Jamal Cyrus’ Texas Streak Continues with Museum Acquisition and Upcoming Exhibition

by Jessica Fuentes March 27, 2022

Last fall, the Blaffer Art Museum presented the first solo museum show work by Houston-based artist Jamal Cyrus. On the heels of this exhibition, which traveled to the Institute of Contemporary Art, Los Angeles, one Texas museum has acquired a piece by the artist, and another is opening a solo exhibition of his work. 

In January, Ruby City announced the acquisition of Mr. Cyrus’ large-scale fiber work titled, Inner Necessity to Outer Time (Run Mary Run). The counterclockwise arrows and numbers in the piece reference dance and music traditions that are meant to invoke trance states and come from La Place Publique, or Congo Square, which is located in the Tremé neighborhood of New Orleans. 

A fabric work by Jamal Cyrus. A large circular piece made from black and gray denim. Cotton thread is used to make arrows which point in a counterclockwise direction and have numbers next to them.

Jamal Cyrus, “Inner Necessity to Outer Time (Run Mary Run),” 2021, Denim, cotton thread, 85.75 in. diameter. © Jamal Cyrus. PATRON Gallery, Chicago; and Inman Gallery, Houston. Linda Pace Foundation Collection, Ruby City, San Antonio, Texas.

In a press release announcing the acquisition, Mr. Cyrus explained, “The diagram is superimposed onto the background of the cosmos. Interesting to note is that the Northern hemisphere stars travel clockwise around the pole star Polaris, which served as the navigational tool of the enslaved seeking to escape the plantation.”

Though the work is not currently on view at Ruby City, Texas art enthusiasts can see other works by Mr. Cyrus at the Modern Art Museum of Fort Worth from April 1 through June 26, 2022. FOCUS: Jamal Cyrus will feature new sculptures, drawings, and assemblages that draw inspiration from the music and legacy of Fort Worth native, Julius Hemphill. Mr. Hemphill attended I.M. Terrell High School, the city’s first Black school (opened in 1882 and closed in 1973), which was known for its strong program that produced many great musicians including Ornette Coleman, John Carter, and King Curtis.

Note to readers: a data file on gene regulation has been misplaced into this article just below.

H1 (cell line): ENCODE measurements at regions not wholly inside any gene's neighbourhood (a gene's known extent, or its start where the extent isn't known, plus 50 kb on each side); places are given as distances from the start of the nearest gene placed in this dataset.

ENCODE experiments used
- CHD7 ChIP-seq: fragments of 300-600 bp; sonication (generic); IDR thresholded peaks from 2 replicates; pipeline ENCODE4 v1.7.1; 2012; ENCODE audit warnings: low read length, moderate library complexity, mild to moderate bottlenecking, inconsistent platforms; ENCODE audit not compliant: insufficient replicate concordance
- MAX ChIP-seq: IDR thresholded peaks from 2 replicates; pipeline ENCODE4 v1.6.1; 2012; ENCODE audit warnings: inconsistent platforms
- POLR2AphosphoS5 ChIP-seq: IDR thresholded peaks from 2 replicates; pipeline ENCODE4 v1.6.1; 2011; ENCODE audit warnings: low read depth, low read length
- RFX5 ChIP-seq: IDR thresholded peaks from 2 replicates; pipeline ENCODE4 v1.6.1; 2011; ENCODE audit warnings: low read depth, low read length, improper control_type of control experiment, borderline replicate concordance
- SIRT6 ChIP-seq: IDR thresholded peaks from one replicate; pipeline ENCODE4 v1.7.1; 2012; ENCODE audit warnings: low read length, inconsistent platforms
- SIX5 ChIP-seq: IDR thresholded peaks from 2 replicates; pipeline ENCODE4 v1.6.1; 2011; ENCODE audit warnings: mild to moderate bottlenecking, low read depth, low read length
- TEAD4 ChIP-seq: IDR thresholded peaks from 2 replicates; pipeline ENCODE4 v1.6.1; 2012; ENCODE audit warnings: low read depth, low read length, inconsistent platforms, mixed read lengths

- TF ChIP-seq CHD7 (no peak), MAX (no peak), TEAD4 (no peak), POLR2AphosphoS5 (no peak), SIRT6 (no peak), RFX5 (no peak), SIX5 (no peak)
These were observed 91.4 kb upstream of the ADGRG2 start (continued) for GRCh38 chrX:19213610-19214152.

A large rectangular fabric work by Jamal Cyrus. The work is made from various shades of blue denim. Throughout the work there are X's scattered and each X has an associated number.

Jamal Cyrus, “River Bends to Gulf (Double Time),” 2021, denim and cotton thread, 73 x 110 1/2 inches. © Jamal Cyrus, Courtesy of the artist and Inman Gallery, Houston. Image credit: Allyson Huntsman

Additionally, this exhibition will explore the relationship between land and musical culture, which is described on the museum’s website as, “a connection that stems from the concept of ‘alluvial soil,’ a phrase coined by William Ferris in the book Blues from the Delta. Alluvial soil describes the material sediment, including clay, gravel, and alluvium, that spills over and deposits onto the banks of flooded rivers and is rife with fertile possibilities, forming in agriculture and eventually spilling out into the cultural.”

Leading up to the exhibition, Mr. Cyrus will be the guest speaker for an upcoming Tuesday Evenings at the Modern Lecture on March 29 at 6:00 pm. Register to attend this talk in person, or find the link to watch it live at the Modern’s website.

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